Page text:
Video of the actual making of the poster shoot with Jimmer will be available for view on the website.
The Fredettes declined an advance against sales from Martin and told him they'd wait for the official returns from sales.
In the world of trademarks, logos and money, even this simple Jimmer poster is an exercise in artistic rights, intellectual property and licensing. If it had the BYU name or logo on it, a hologram tag indicating a BYU license would have been required. This poster does not.
Martin retouched the image to remove the Nike logo on the basketball and the Nike swoosh on his shoes — because at this stage, before an endorsement contract, that product option must be kept open as a matter for negotiation as well as legal protection in a licensing deal. Nike isn't getting a free plug — except for the one in this column.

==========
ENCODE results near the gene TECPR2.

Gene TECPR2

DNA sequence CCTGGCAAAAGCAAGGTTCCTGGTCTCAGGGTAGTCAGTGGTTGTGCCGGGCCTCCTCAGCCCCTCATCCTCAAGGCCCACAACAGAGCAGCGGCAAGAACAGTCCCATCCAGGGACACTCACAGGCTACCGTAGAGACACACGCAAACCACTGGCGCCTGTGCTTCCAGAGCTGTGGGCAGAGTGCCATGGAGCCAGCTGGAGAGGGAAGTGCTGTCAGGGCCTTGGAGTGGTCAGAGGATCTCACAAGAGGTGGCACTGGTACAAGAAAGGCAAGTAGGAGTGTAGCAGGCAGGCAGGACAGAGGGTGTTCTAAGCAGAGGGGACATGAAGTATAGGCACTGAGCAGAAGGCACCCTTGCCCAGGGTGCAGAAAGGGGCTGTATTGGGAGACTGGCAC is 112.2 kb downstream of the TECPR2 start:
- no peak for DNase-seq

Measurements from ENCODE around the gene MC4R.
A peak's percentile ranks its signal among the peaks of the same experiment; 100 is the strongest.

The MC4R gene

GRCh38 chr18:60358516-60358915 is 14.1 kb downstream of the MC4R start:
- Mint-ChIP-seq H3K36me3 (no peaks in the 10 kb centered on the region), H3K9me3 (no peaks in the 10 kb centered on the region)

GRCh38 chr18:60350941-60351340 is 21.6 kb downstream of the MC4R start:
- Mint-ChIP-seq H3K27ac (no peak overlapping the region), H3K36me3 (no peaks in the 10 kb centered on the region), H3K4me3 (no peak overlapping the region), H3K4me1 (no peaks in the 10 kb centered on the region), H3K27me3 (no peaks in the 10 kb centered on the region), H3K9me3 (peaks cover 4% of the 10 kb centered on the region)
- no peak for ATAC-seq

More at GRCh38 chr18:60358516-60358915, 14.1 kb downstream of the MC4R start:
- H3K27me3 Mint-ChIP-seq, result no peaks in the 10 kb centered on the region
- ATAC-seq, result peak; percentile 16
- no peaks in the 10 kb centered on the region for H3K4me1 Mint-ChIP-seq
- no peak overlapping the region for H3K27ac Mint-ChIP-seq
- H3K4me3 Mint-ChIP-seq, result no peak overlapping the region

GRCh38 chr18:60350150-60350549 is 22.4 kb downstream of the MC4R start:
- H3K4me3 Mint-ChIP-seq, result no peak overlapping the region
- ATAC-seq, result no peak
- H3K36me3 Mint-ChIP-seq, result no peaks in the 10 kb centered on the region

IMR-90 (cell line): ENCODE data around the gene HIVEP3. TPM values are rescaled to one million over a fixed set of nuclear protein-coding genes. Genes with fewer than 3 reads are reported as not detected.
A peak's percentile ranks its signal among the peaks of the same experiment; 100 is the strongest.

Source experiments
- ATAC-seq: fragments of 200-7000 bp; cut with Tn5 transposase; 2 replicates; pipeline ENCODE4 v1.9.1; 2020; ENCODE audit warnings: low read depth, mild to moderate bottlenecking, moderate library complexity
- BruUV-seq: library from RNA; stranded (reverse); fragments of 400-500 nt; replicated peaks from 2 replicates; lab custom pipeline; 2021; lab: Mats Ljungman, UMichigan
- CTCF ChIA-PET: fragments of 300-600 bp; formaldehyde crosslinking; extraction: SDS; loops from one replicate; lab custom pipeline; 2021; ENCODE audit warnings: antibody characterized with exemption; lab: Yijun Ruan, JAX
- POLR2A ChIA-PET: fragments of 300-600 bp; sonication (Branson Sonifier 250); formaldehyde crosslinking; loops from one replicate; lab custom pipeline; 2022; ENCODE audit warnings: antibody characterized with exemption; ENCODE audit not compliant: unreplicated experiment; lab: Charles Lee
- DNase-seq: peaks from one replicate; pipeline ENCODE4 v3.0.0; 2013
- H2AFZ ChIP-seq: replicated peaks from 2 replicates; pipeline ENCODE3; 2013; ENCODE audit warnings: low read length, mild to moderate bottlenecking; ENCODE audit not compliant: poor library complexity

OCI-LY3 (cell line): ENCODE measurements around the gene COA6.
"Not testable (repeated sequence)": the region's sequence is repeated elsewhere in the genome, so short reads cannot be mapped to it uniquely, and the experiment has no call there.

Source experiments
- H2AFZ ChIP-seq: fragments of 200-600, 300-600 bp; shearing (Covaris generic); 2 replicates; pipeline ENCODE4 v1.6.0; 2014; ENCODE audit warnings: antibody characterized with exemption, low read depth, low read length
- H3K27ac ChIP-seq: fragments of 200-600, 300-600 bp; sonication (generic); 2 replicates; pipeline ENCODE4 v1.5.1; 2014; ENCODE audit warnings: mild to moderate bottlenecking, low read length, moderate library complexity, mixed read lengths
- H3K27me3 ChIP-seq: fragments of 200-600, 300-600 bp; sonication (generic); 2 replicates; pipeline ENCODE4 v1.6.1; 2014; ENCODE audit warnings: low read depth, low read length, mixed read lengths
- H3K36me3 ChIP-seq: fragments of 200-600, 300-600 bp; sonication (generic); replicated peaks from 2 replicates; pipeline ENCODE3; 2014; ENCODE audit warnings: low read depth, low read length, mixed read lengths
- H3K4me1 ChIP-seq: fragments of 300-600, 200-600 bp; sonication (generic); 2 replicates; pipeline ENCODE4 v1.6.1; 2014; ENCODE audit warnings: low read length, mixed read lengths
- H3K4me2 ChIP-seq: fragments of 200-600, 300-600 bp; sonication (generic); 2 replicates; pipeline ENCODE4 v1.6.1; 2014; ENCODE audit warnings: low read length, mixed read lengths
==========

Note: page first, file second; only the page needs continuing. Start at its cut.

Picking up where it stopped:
Welcome to the world of professional marketing.
Overall, the Fredettes love the poster project.
"It's good for myself and for the community to have something like this. I believe it will be a great thing," said Jimmer.
To date, Fredette's parents have handled requests for Jimmer, and the total demand is unknown.
"Not yet. But they've been talked to by tons of people for appearances, people who want me to come talk and different things," Jimmer said. "I'm sure more will come, but I just barely got done."
Back in Glens Falls, N.Y., the Fredettes have been the gatekeepers for more than a year, holding back people wanting a financial piece of their son. NCAA regulations have precluded them from involving Jimmer, but now he is free to be paid for his labor.
Agents began contacting the Fredette family a year ago. At first there were two agents. Now the number is up to 25. The family has researched issues of representation and have met with agents while keeping them away from Jimmer until this week. They chose eight agents for Jimmer to see personally; five of them were in Provo on Wednesday. The final cut will be done in New York in coming weeks.